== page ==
An Irish Anglers World

Avoca River System


The Avoca catchment drains the Wicklow Mountains eastwards before meeting the sea at the coastal town of Arklow. The river system includes two main rivers, the Aughrim and Avonmore, both of which used to offer superb wild brown trout fishing, unfortunately due to no coherent fisheries management plan they have suffered in recent years, a shining light though is the presence of  sea trout in their lower reaches. These rivers run off granite based moorland, and in their middle sections flow through beautiful wooded valleys. Two local clubs, the Aughrim Trout Anglers and the Rathdrum Trout Anglers control the Brown Trout fishing, and day tickets are available.

The reduced brown trout population average 4– 6 oz, with the odd fish reaching a pound plus. They are free rising and on light tackle give great sport. Local fly patterns are the Greenwells Spider, Partridge and Orange, Dark Olive, and Kill Devil Spider, all in size 14. Sea Trout average a pound, and start to run from mid July onwards to the end of the season. A state licence is required for Sea Trout, and useful flies to stock are the Butcher, Kill Devil Spider, and Teal Blue and Silver, all in size ten/twelve. It has to be noted that at present the Avoca catchment is closed for Salmon, with catch and release applying to Sea Trout.

Avonmore above Clara Vale

Avonmore River

Flowing out of Lough Dan, located close to Roundwood, Co. Wicklow, the Avonmore passes through the villages of Annamoe, Laragh, and Rathdrum, before connecting with the Avonbeg River to form the Avoca River at the famous, “Meeting of the Waters”. Running over granite the water although pristine is acidic in nature with the result that the trout are small, slow growing, and short lived. An eight inch size limit applies with catch and release encouraged.

Avonmore River, Ballygannon Wood

Prone to spates and liable to low flows in summer the best all around fishing is in April, May, and September, when there is water in the river. Presenting a dry fly on summer evenings can produce a larger fish as will pulling a deep sunk streamer. Traditional downstream wet and up stream nymphing are the most common methods used locally. The Avonmore runs through wonderful locations with Clara Vale (between Laragh and Rathdrum), and the Avondale Estate, ancestoral home of Charles Stewart Parnell, stunning places to while away a few hours. Park up, bring a backpack, and travel light.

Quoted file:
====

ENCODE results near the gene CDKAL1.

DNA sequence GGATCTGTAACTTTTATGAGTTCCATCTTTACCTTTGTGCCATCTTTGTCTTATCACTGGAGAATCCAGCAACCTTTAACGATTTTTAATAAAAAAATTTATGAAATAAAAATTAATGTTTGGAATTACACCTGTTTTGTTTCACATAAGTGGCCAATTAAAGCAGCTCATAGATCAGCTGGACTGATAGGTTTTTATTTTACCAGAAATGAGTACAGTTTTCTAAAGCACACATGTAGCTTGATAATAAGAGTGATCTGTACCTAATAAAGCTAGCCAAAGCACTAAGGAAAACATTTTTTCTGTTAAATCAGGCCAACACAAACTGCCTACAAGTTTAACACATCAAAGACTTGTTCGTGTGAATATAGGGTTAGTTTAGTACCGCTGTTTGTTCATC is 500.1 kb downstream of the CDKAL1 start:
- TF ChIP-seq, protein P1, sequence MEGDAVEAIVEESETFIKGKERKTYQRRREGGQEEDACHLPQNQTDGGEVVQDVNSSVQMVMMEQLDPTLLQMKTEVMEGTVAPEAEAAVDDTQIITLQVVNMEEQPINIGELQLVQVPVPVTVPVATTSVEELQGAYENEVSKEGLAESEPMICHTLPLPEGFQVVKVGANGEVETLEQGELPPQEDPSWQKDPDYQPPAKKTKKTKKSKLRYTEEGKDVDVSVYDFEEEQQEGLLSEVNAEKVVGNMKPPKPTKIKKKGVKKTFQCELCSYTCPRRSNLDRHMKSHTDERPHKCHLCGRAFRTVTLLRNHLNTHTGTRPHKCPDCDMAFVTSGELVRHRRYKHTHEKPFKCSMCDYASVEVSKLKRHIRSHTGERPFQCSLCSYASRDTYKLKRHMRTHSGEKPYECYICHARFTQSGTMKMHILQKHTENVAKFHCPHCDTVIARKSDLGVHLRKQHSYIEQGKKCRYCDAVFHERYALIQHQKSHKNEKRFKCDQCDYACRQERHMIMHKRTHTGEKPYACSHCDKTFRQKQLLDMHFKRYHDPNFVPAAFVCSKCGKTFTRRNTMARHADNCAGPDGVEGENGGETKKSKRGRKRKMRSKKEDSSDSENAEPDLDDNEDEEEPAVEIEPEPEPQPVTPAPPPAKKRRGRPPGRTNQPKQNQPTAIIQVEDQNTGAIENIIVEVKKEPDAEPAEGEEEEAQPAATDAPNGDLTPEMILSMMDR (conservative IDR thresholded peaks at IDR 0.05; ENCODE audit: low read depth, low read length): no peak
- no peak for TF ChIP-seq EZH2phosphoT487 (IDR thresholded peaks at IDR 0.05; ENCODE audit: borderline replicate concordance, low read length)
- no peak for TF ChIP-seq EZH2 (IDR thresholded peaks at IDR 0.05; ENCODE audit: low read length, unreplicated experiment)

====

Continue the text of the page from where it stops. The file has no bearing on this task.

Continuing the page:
Aughrim River

Derry Water Trout

The Aughrim River is formed by the confluence of the Ow River and the Derry Water. A deep wide river, again prone to spate, the Aughrim runs through a steep sided narrow valley with access limited mainly to bridges. Pools can be deep and care should be taken as the sand and gravel river bed is prone to shifting. Trout are slightly larger than the Avonmore with the same local fishing methods applying. A coachman worked through the riffles of an evening is also worth trying.

Derry Water below Annacurra village

Sea Trout are a prospect from July onwards to the end of the season with the Woodenbridge Golf Club stretch a good place to try. Although prone to heavy weed growth in summer the Derry Water in the vicinity of Annacurra, upstream of Aughrim, is a nice river to cast a dry fly. Access is through the local GAA sports field. Both the Derry and Aughrim Rivers experience a good hatch of olives, and sedges in the late evening.

Media Section: The Avoca Catchment, a Visionary View Of Irish Fisheries Management.